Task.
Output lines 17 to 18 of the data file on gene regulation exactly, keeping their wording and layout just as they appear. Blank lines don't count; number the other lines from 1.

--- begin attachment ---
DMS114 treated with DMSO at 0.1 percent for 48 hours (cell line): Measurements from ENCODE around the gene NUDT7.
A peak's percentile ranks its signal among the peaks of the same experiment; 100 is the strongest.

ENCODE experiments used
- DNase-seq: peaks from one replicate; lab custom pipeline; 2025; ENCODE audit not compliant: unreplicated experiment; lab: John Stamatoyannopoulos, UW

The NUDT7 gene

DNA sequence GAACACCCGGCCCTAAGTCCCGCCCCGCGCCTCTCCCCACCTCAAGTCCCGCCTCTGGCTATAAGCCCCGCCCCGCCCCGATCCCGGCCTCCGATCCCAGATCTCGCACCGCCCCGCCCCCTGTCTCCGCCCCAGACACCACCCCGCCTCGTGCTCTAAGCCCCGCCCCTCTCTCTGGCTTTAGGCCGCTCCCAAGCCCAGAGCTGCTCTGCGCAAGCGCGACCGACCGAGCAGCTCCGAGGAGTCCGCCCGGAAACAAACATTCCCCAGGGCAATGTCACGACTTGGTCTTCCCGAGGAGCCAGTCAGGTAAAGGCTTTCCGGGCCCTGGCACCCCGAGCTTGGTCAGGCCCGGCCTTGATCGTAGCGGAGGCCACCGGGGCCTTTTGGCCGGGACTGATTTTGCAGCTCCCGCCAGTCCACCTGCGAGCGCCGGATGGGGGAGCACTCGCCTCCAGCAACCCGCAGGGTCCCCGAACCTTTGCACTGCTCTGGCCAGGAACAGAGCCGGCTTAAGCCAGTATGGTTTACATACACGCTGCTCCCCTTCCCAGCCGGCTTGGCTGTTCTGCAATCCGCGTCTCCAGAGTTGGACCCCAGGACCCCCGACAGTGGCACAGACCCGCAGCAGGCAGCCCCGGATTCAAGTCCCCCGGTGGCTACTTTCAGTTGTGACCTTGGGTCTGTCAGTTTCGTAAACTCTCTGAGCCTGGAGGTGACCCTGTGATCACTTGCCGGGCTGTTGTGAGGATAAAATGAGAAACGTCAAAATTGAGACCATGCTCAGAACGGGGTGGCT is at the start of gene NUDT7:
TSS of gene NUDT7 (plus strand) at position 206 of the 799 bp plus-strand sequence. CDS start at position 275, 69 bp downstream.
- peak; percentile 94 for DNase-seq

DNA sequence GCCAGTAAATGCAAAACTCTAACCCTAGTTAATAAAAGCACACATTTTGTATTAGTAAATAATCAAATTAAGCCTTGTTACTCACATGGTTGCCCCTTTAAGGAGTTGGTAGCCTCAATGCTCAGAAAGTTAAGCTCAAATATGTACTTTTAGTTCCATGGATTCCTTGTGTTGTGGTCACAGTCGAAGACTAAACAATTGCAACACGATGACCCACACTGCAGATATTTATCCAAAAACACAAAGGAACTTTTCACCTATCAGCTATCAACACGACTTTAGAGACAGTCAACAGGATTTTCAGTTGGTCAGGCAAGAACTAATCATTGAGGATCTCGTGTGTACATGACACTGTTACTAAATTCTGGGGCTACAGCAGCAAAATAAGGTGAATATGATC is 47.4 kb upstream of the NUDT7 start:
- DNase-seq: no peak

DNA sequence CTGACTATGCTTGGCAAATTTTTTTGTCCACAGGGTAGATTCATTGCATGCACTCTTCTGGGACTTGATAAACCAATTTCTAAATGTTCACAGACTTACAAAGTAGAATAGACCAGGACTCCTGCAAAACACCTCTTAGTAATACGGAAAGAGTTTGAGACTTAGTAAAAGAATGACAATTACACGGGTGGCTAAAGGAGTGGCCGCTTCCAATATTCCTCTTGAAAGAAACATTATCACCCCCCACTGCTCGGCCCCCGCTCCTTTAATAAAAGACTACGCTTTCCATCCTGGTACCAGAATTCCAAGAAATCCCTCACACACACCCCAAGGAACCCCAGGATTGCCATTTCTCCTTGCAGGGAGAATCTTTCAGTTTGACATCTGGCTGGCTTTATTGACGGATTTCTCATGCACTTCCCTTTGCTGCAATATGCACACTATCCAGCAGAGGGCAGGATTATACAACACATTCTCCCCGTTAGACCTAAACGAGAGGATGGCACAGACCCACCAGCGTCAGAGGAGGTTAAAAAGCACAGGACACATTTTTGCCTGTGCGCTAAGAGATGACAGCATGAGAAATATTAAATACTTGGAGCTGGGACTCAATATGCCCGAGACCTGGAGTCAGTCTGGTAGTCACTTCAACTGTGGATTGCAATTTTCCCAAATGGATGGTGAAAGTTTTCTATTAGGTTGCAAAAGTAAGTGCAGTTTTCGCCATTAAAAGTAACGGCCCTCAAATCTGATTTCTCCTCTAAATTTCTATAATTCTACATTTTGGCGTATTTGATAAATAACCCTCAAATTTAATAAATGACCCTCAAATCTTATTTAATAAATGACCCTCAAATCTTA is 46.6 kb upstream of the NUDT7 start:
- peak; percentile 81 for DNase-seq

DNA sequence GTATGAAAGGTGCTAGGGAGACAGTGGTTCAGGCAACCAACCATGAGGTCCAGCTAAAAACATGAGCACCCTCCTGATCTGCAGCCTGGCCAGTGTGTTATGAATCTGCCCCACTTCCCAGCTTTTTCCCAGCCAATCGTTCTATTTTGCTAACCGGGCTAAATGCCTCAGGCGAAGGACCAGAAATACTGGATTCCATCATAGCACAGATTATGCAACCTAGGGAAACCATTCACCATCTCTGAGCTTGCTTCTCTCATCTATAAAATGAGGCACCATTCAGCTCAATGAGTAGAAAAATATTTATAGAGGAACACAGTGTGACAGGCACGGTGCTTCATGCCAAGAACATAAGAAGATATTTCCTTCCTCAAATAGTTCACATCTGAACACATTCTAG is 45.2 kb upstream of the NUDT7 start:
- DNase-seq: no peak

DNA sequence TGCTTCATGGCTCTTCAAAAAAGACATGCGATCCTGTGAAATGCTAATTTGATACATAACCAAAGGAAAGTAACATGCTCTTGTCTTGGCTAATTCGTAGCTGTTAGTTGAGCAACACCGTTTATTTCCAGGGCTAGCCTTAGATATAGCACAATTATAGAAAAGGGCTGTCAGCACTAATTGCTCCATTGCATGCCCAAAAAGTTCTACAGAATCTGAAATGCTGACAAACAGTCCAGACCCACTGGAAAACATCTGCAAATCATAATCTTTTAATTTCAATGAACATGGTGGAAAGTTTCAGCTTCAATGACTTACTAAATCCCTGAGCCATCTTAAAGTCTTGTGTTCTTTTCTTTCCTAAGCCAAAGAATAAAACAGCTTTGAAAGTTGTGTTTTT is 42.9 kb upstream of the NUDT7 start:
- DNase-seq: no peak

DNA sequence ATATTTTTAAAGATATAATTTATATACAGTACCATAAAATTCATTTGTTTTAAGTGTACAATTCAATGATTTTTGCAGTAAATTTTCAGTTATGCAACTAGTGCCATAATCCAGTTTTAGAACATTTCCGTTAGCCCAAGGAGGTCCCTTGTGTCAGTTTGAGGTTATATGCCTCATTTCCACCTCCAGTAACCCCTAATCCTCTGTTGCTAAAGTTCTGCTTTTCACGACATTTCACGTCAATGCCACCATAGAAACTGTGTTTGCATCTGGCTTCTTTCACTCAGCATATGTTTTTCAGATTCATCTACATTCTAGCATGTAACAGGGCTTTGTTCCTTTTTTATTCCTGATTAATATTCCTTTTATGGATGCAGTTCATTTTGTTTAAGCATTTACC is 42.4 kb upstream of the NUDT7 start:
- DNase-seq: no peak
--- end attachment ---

DNA sequence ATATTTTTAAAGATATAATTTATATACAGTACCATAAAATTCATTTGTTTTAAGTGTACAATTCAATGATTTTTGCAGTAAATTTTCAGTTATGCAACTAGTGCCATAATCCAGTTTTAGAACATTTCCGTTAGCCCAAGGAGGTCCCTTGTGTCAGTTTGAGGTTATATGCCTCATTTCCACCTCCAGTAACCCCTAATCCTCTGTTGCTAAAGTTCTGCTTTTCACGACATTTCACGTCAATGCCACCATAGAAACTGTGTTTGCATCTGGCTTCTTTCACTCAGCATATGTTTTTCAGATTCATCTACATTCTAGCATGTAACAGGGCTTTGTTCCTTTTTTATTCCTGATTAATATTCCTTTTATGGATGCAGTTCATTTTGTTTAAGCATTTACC is 42.4 kb upstream of the NUDT7 start:
- DNase-seq: no peak